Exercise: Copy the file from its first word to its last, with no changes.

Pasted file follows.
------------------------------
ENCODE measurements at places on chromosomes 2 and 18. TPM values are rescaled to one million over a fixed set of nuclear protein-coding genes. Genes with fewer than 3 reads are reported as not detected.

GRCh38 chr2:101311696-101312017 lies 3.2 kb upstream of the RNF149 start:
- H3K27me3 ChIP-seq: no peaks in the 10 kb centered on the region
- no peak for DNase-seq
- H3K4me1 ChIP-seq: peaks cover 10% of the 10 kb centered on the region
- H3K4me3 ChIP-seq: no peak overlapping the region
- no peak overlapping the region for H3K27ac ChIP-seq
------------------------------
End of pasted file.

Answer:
ENCODE measurements at places on chromosomes 2 and 18. TPM values are rescaled to one million over a fixed set of nuclear protein-coding genes. Genes with fewer than 3 reads are reported as not detected.

GRCh38 chr2:101311696-101312017 lies 3.2 kb upstream of the RNF149 start:
- H3K27me3 ChIP-seq: no peaks in the 10 kb centered on the region
- no peak for DNase-seq
- H3K4me1 ChIP-seq: peaks cover 10% of the 10 kb centered on the region
- H3K4me3 ChIP-seq: no peak overlapping the region
- no peak overlapping the region for H3K27ac ChIP-seq